The Philippine banking system’s total assets went up by 4.10 percent year-on-year to P19.536 trillion end-May from P18.766 trillion same time in 2020, based on Bangko Sentral ng Pilipinas (BSP) data.

Amid the COVID-19 pandemic, the BSP said the industry’s asset expansion continue to be positive because of its adequate capital, and funded by deposit generation, bond issuances and capital infusion.

The 46 big banks or universal and commercial banks accounted for the biggest share of the total assets at 92.5 percent or P18.090 trillion. The 48 thrift banks have 5.9 percent or P1.154 trillion. The rural and cooperative banks have 1.5 percent or P291 billion. There are 406 rural banks and 24 cooperative banks as of end May.

The growth in the banking system’s total assets came from financial assets, which other than loans and receivables, are the banks’ investments in debt and equity instruments.

As of end-May, the industry’s financial assets grew by 21.56 percent to P4.814 trillion versus P3.960 trillion same period in 2020.

The cash and due from banks also increased by 7.23 percent to P3.425 trillion from P3.194 trillion in 2020.

The banking system’s gross total loan portfolio – which have the highest share in total assets — declined to P10.699 trillion from P10.799 trillion last year or down by 1.20 percent.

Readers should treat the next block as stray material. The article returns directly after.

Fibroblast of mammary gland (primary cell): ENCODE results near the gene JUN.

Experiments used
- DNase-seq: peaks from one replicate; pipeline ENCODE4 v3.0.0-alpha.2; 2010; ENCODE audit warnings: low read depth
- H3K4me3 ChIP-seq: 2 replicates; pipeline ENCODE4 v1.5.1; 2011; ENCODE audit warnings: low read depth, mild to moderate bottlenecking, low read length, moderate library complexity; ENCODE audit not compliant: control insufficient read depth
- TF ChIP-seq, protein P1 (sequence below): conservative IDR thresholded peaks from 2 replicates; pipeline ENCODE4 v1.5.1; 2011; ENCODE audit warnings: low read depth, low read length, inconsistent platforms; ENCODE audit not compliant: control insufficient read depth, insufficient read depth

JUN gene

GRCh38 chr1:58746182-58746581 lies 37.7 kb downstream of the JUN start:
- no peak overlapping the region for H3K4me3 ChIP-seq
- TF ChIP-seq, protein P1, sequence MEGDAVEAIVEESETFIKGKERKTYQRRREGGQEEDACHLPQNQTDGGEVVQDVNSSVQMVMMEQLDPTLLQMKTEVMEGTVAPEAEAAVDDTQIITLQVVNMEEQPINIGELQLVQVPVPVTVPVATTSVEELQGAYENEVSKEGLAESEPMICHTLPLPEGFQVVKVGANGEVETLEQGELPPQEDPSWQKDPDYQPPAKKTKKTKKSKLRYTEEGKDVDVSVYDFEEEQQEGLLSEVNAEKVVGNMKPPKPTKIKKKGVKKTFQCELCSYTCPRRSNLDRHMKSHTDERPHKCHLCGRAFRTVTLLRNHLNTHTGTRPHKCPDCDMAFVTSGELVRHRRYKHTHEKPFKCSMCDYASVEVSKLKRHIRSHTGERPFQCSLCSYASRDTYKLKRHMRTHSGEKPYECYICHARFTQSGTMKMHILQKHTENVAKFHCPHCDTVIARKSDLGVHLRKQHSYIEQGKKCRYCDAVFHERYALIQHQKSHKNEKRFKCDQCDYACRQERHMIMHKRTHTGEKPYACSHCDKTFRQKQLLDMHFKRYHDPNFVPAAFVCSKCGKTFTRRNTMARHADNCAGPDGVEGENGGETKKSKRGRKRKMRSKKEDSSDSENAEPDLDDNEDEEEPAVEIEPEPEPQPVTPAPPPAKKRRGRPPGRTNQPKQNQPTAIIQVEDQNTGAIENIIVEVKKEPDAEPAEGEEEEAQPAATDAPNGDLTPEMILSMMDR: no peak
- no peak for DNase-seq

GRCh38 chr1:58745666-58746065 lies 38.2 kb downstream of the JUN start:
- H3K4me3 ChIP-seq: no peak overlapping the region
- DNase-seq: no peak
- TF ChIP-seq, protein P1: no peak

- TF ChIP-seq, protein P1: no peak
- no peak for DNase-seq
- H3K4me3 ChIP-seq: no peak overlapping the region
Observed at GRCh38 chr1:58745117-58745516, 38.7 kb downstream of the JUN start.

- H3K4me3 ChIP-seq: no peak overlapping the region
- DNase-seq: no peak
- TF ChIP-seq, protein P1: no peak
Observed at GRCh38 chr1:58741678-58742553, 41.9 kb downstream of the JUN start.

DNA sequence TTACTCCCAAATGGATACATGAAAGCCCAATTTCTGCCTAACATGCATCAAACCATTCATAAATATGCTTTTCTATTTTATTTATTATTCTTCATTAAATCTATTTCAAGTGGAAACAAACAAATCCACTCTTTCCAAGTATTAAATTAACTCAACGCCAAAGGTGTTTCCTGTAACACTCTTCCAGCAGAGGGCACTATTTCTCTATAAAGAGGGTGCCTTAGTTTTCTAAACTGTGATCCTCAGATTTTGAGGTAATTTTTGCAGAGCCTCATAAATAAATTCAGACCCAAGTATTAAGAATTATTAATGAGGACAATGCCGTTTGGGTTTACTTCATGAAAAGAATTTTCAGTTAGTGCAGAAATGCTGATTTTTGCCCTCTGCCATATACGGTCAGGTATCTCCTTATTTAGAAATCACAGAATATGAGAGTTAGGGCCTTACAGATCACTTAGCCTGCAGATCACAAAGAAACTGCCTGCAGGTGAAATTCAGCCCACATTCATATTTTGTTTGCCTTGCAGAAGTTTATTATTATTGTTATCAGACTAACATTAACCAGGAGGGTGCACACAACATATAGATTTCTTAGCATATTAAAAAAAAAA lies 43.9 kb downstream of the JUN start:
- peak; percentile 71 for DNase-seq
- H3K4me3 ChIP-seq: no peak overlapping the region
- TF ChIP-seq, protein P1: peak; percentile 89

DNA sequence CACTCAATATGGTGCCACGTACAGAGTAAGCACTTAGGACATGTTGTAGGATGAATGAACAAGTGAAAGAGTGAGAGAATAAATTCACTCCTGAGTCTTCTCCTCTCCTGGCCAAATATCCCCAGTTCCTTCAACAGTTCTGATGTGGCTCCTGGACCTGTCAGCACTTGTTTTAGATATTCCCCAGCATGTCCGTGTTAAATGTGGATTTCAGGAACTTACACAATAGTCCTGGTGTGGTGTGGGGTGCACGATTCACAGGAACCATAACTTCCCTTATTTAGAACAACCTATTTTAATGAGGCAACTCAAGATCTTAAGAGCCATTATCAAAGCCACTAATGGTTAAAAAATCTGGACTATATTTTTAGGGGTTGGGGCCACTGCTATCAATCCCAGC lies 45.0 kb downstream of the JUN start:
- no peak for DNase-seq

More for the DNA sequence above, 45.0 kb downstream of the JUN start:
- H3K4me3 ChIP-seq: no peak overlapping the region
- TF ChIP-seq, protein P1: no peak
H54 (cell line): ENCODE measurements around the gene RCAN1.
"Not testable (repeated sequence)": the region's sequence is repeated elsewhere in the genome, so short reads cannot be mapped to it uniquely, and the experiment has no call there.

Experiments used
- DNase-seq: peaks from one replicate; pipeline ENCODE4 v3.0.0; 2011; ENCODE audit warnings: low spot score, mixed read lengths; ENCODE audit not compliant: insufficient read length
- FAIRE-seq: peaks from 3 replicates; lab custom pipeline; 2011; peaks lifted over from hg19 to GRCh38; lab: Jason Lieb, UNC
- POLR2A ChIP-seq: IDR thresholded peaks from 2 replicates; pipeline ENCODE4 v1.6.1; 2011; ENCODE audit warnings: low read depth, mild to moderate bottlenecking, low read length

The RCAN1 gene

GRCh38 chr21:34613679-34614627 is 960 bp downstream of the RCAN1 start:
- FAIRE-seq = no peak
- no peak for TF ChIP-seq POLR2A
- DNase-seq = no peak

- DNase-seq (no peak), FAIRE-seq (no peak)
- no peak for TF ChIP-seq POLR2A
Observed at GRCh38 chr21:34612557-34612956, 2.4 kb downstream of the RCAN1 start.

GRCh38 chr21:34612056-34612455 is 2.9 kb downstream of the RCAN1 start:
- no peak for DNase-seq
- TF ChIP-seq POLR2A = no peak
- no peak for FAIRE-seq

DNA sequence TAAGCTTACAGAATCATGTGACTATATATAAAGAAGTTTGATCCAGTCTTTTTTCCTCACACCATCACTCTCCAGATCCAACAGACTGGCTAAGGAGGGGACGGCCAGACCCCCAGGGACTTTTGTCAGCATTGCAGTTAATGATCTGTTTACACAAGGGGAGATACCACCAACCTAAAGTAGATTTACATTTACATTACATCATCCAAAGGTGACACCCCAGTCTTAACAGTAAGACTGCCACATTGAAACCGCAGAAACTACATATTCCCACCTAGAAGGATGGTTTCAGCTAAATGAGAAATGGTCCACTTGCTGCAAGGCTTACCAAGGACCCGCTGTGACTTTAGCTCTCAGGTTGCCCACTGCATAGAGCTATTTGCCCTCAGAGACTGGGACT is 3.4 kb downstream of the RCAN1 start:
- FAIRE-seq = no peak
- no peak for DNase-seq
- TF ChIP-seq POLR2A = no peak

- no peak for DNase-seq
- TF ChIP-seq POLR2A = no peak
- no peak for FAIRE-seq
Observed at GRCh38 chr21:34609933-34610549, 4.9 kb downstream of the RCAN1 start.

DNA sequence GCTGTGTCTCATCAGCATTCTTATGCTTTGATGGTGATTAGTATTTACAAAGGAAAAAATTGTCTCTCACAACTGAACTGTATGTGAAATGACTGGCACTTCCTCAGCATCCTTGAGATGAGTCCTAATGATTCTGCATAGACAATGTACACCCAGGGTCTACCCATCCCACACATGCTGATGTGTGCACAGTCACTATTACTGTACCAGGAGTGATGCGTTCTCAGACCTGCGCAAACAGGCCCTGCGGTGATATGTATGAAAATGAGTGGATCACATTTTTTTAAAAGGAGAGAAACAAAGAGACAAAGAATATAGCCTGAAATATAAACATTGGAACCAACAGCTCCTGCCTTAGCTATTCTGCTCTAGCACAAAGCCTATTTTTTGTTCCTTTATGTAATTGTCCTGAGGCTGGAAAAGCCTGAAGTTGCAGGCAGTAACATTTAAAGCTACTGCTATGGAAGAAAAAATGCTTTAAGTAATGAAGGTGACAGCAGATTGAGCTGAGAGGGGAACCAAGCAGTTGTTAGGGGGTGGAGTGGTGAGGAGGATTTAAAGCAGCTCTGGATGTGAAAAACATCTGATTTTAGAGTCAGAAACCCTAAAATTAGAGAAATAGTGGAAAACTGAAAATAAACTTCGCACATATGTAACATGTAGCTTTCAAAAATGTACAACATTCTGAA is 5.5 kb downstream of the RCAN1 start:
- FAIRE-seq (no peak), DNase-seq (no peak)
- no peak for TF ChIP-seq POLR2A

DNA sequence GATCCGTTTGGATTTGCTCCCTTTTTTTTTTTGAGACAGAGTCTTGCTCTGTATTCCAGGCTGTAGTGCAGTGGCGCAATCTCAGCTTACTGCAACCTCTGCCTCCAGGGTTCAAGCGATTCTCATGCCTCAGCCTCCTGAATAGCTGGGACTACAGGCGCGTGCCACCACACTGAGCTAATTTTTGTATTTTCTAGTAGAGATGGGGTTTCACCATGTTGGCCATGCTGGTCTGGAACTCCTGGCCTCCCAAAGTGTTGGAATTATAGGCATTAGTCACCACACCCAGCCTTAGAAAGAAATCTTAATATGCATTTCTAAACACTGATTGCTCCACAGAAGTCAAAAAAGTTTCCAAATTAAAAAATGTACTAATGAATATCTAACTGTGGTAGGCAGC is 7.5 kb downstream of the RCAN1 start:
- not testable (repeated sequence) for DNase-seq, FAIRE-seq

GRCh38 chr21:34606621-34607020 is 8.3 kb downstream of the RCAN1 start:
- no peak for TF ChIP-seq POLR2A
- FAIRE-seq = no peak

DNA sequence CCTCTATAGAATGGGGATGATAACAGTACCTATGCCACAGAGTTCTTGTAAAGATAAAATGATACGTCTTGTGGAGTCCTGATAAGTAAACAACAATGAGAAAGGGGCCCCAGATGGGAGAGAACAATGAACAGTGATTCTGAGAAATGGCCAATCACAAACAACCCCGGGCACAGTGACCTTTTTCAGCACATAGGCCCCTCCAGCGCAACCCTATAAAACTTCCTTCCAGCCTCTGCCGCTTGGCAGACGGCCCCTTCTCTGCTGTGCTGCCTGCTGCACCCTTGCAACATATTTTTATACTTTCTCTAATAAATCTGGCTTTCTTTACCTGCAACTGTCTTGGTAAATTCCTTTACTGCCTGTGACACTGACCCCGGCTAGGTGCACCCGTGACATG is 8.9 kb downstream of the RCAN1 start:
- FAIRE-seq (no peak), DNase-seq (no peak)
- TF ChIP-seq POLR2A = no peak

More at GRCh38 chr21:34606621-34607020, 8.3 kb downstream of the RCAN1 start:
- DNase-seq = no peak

The BSP has noted in a recent report that banks’ asset mix was medium-term mostly and   considered as stable investments.

The SM Group’s BDO Unibank Inc. tops the list of banks in terms of asset size with P3.246 trillion as of end-December 2020, followed by government-owned Land Bank of the Philippines with P2.361 trillion. The Ty family-controlled Metropolitan Bank and Trust Co. have P2.172 trillion assets as of end-2020, while the Ayala Group’s Bank of the Philippine Islands’ and Lucio Tan’s Philippine National Bank have total assets of P1.947 trillion and P1.227 trillion, respectively.

Last week in a forum, BSP Governor Benjamin E. Diokno said the BSP’s various time-bound regulatory relief measures during the pandemic has helped banks to better control the impact of the health crisis on their balance sheets and finances.

He said the banking sector “have kept the impact of the crisis manageable” as indicated by a capital adequacy ratio (CAR) that has remained well above the regulatory requirement.

The CAR has in fact improved to 16.6 percent and 17.1 percent on solo and consolidated bases in 2020 despite the COVID-19 pandemic’s hits on banks’ earnings, capital and operations.

The CAR, which is a bank’s measure of capital health in relation to its risks and liabilities, was an improvement from the previous year’s 15.4 percent and 16 percent. Banks’ risk-taking activities were supported by adequate capital which was mainly composed of common equity and retained earnings. 

The existing minimum CAR requirement is 10 percent. The BSP implements minimum capital ratios of six percent Common Equity Tier 1 (CET1) ratio and 7.5 percent Tier 1 ratio. A capital conservation buffer of 2.5 percent, comprised of CET1 capital was also prescribed.

Source: Manila Bulletin (